In Conan the Barbarian and Conan the DestroyerEdit
A character heavily based on Thoth-Amon appears in the first film Conan the Barbarian, while a character with the name Thoth-Amon (though otherwise not based on the original character) appears in the second film Conan the Destroyer.
The villain in the film Conan the Barbarian, Thulsa Doom, is essentially the same character as Thoth-Amon from Howard's stories. Though the name Thulsa Doom is taken from another of Howard's characters, the film character is much more heavily based on Thoth-Amon and has little similarity to the original Thulsa Doom character.
Confusingly, a character with the name Thoth-Amon appears in the sequel film Conan the Destroyer. However, the name is the only link to the original character. This Thoth-Amon does not appear, in terms of character, clothing or setting, to be Stygian/Egyptian nor do his actions resemble anything in Howard's stories. The monster Conan faces in the Thoth-Amon scenes (an ape-like creature in a red cloak) does resemble the character Thak from the short story Rogues in the House, but this story does not include Howard's Thoth-Amon.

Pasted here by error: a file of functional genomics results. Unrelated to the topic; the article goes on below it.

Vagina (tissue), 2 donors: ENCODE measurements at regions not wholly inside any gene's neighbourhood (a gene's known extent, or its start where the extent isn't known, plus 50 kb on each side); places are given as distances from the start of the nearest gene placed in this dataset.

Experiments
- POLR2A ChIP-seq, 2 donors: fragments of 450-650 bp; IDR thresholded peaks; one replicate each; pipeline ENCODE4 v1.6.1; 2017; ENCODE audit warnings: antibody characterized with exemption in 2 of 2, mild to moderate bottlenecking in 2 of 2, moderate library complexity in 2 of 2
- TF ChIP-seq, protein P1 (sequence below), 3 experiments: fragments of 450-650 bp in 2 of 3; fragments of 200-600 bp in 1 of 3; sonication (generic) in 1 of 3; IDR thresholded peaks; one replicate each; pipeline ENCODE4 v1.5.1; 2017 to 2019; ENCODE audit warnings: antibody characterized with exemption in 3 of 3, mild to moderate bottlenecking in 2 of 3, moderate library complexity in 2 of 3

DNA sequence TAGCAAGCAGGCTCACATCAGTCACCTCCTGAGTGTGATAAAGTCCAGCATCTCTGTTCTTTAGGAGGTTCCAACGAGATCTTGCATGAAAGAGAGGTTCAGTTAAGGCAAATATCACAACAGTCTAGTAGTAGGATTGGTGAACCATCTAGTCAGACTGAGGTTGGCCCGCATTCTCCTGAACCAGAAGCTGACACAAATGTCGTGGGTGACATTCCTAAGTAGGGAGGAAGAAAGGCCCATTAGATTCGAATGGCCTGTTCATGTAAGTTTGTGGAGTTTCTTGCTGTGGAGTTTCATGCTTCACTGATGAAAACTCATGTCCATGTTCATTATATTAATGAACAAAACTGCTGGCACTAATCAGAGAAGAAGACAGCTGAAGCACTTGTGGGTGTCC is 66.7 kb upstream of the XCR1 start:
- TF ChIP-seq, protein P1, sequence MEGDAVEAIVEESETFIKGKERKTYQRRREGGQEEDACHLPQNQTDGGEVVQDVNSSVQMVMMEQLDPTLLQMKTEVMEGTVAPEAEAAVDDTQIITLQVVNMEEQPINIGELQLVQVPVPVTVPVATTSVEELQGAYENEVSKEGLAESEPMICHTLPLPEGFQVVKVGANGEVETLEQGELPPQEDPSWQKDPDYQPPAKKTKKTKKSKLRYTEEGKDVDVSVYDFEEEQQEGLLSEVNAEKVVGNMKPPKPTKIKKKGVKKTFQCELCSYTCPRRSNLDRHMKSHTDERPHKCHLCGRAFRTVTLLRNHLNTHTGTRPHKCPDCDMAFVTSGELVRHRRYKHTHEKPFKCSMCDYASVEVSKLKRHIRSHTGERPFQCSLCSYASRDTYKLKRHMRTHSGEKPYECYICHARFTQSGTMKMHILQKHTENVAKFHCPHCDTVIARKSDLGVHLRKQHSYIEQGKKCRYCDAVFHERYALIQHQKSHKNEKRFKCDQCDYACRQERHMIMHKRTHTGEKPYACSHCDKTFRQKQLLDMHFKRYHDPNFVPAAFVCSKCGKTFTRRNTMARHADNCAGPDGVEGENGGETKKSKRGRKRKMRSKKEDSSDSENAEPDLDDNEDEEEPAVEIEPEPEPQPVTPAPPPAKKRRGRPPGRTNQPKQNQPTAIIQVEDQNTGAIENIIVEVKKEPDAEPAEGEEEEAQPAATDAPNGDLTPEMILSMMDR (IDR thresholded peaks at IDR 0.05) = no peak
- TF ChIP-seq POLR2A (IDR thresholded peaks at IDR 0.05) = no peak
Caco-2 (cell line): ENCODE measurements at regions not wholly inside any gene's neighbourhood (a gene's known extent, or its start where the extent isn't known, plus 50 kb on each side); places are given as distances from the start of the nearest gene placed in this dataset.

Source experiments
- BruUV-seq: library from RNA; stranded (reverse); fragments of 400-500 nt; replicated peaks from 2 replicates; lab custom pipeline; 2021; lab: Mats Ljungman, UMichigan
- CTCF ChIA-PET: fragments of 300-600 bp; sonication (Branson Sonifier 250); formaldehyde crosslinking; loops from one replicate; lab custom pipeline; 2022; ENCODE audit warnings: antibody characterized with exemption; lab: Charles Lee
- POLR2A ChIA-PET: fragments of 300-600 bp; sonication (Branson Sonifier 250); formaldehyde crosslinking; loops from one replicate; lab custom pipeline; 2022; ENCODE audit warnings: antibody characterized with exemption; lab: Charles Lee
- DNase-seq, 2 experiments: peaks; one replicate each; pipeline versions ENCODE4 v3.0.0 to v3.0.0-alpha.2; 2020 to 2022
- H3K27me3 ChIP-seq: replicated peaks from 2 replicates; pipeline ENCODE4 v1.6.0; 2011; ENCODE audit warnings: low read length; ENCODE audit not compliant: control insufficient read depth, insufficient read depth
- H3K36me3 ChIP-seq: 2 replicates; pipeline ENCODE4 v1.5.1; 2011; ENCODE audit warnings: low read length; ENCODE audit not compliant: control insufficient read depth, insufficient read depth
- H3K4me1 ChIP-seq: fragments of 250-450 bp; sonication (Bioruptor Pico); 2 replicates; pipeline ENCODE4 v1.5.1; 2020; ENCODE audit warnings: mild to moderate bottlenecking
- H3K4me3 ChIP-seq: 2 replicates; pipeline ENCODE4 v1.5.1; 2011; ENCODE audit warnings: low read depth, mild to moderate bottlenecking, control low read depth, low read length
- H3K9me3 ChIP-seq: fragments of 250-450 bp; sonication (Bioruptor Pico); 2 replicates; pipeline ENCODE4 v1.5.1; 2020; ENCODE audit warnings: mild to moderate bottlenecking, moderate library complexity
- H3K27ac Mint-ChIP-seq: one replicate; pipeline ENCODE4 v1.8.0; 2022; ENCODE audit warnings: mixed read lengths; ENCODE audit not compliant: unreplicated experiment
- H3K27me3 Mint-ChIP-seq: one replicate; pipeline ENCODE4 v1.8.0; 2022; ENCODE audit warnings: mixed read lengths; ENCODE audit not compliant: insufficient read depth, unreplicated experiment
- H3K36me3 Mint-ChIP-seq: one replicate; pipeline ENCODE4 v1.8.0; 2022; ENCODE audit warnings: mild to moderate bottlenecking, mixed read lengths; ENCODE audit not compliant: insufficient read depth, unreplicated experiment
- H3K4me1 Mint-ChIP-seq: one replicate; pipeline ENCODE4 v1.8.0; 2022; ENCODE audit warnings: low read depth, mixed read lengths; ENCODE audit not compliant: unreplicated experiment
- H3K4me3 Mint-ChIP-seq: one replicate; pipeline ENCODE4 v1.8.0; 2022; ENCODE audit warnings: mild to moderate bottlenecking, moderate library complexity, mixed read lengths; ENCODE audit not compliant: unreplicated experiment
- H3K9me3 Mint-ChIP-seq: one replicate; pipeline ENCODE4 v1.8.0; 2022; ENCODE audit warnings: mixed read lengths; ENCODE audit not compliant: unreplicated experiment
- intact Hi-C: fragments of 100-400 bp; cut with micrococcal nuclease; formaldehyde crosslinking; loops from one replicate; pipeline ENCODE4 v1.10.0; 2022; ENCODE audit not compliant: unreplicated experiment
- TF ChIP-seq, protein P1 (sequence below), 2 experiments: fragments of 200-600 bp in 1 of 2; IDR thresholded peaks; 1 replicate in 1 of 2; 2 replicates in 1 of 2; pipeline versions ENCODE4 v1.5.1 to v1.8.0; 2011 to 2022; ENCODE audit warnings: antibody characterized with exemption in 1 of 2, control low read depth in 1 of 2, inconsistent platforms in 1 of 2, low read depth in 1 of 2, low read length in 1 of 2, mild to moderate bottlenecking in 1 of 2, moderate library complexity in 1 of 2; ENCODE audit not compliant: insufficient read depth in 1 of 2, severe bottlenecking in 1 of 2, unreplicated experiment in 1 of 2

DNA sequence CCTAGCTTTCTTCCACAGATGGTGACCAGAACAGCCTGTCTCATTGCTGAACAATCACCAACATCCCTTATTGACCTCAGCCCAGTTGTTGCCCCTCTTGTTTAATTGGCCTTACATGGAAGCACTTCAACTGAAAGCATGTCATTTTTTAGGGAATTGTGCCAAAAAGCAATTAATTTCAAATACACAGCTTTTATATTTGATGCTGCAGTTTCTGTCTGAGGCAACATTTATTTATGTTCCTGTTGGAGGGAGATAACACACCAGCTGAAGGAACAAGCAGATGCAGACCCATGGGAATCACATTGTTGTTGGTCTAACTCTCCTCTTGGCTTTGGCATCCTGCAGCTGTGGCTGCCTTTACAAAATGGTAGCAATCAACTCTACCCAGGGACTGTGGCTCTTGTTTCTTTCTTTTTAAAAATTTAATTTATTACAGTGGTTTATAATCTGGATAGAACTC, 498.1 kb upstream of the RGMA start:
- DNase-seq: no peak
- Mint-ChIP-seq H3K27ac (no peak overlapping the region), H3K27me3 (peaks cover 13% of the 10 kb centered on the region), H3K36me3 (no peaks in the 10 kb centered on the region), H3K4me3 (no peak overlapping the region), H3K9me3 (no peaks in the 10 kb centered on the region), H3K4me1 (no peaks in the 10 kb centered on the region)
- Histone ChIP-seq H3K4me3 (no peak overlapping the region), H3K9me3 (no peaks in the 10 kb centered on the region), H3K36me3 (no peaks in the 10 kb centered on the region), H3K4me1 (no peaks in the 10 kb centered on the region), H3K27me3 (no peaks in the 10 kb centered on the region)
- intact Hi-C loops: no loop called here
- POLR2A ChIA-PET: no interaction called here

In Conan the AdventurerEdit
In Conan the Adventurer, the central villain Wrath-Amon is likely based on Thoth-Amon. However, unlike Thoth-Amon, Wrath-Amon is a Serpent Man who took the Black Ring and became Set's New High Priest, although he used to serve Ram-Amon. Ram-Amon also suspiciously resembled Thoth-Amon, suggesting a possible split of the character.
Alternatively, the Howard story, The Phoenix on the Sword, includes the line "Men spoke of Thoth-Amon as they spoke of Rammon". The similar name of another feared Stygian wizard may have been the inspiration for Ram-Amon instead.